Before the show opens, equestrian ballerina Tosca Zoppe, Giovanni’s sister,...

Before the show opens, equestrian ballerina Tosca Zoppe, Giovanni’s sister, shares a kiss with one of her show partners. (July 26, 2013) Credit: Newsday/Jeffrey Basinger

The quaint space beneath the canopy of high wires and hanging rings feels nothing short of family -- cozy, comfortable, familiar. Each of the 500 seats inside the one-ring Zoppé Family Circus sits within 20 feet of the tent's inner circle. Spectators who make eye contact with a clown one minute may find themselves brought into the act the next.

Recently, the circus continued its 170-year tradition with four days of performances in Westhampton Beach, at the corner of Main Street and Potunk Lane. At the heart of the show is the relationship between a horseback-riding ballerina, Tosca Zoppé, and a clown named Nino, performed by her older brother, Giovanni Zoppé. In real life, the equestrian ballerina is married to another clown in the show, Jay Walter, who is also the ringmaster, but their roles under the canopy reflect the show's Italian origins.

The circus began in 1842 with a young street performer named Napoline Zoppé, who wandered into a plaza in Budapest, Hungary, and fell in love with an equestrian ballerina named Ermenegilda. Ermenegilda's father disapproved of their relationship, and the two ran away to Venice, Italy, and started the circus that still bears their name. The circus has survived political upheaval and wars, including a bombing that killed all of its animals during World War II.

"It's a very beautiful, intimate show," Tosca Zoppé said. "When we perform we really give our heart and soul to the audience. When people leave the tent they're either laughing or crying -- we bring out a lot of emotions."

This is the third year the circus company has performed on Long Island. While the entertainment elicits laughter and gasps from the audience, the work that goes on behind the crimson curtain is rigorous and sophisticated. It all starts when the circus comes to town and the performers -- who include jugglers and acrobats, children and adults -- build the tent, which takes a full day, from dawn to dusk. "This is the best circus," said juggler Richard LeBoeuf, 28, of Austin, Texas. "We all work together."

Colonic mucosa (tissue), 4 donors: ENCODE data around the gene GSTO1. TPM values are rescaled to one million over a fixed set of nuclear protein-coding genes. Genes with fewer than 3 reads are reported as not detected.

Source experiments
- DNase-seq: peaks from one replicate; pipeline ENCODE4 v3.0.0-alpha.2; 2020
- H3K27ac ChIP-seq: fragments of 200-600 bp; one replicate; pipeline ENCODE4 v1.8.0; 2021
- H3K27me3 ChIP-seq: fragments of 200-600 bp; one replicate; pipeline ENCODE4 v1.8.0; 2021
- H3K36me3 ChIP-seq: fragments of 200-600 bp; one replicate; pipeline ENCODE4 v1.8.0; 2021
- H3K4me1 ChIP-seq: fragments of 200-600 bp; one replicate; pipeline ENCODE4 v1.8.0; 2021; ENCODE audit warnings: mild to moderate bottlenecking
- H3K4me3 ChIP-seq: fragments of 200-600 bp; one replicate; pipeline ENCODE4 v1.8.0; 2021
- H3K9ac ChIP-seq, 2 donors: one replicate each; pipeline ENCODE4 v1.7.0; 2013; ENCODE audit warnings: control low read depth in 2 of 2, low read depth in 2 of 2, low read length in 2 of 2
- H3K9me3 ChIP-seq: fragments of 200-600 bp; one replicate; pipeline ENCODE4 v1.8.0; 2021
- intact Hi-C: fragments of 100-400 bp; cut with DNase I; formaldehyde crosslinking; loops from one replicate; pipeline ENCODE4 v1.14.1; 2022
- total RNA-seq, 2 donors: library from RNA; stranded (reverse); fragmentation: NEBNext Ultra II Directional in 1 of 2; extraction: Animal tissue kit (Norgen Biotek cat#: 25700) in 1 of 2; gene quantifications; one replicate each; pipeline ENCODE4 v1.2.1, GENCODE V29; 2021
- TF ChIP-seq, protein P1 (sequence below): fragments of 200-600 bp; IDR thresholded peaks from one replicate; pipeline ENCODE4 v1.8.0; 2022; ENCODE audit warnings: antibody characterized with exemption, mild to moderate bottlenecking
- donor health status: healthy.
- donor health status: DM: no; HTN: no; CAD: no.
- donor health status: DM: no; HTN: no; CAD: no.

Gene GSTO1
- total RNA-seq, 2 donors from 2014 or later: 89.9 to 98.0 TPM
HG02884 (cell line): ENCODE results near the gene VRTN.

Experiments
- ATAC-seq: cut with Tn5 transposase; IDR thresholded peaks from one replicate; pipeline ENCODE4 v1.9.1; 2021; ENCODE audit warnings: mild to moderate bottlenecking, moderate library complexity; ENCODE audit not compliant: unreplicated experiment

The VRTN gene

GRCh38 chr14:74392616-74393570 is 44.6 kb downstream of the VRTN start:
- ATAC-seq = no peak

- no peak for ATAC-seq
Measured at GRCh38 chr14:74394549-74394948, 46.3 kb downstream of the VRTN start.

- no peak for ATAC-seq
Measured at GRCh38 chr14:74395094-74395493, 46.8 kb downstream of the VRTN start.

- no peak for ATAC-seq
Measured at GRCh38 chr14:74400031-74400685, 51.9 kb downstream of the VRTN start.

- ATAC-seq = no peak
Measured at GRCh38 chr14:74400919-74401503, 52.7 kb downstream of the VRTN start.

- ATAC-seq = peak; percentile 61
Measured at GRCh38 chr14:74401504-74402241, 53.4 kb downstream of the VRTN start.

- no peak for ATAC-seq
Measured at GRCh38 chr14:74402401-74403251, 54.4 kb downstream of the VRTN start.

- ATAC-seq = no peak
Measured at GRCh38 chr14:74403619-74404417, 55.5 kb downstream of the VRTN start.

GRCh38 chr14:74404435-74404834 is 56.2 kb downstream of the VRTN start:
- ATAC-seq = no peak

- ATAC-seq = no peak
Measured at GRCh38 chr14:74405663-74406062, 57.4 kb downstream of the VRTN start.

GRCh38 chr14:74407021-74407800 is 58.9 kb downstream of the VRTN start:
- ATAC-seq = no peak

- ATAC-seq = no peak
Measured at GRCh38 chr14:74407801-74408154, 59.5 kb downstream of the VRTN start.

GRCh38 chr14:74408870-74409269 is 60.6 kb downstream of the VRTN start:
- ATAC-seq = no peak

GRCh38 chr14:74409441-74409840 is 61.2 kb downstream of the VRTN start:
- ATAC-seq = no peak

Besides the Zoppés and Walter, the Westhampton Beach show, held last month, featured 15 other performers whose acts ranged from juggling to unicycle acrobatics to the trapeze.

Unicycle acrobat Nick Harden, 29, performs with Wendy Allen, 31; both studied acrobatics at a Seattle college.

"One of my favorite things about the circus is doing things that people think are impossible, and bringing it into their backyard -- setting up this giant tent, and bringing it right to them," said Harden. "Like Wendy standing on me while I ride a unicycle."

Unlike some other circuses, the Zoppé Family Circus uses no safety nets or safety harnesses for its daredevil routines on the ground or in the air. Nor are animals central performers.

Wherever the Zoppé big top lands -- next up are performances in Frankfort, Ill. -- audiences will be welcomed by matriarch Sandra Zoppé, who everyone calls "mom."

"When you enter our tent, you enter our home," she said.

That is a sentiment she has passed down to her son, Giovanni Zoppé.

"We meet you in front of our home," he said. "We say goodbye to you when you leave. You're coming to our house and enjoying an evening with us. That is what circus is about."

For more about the Zoppé Family Circus, go to zoppe.net

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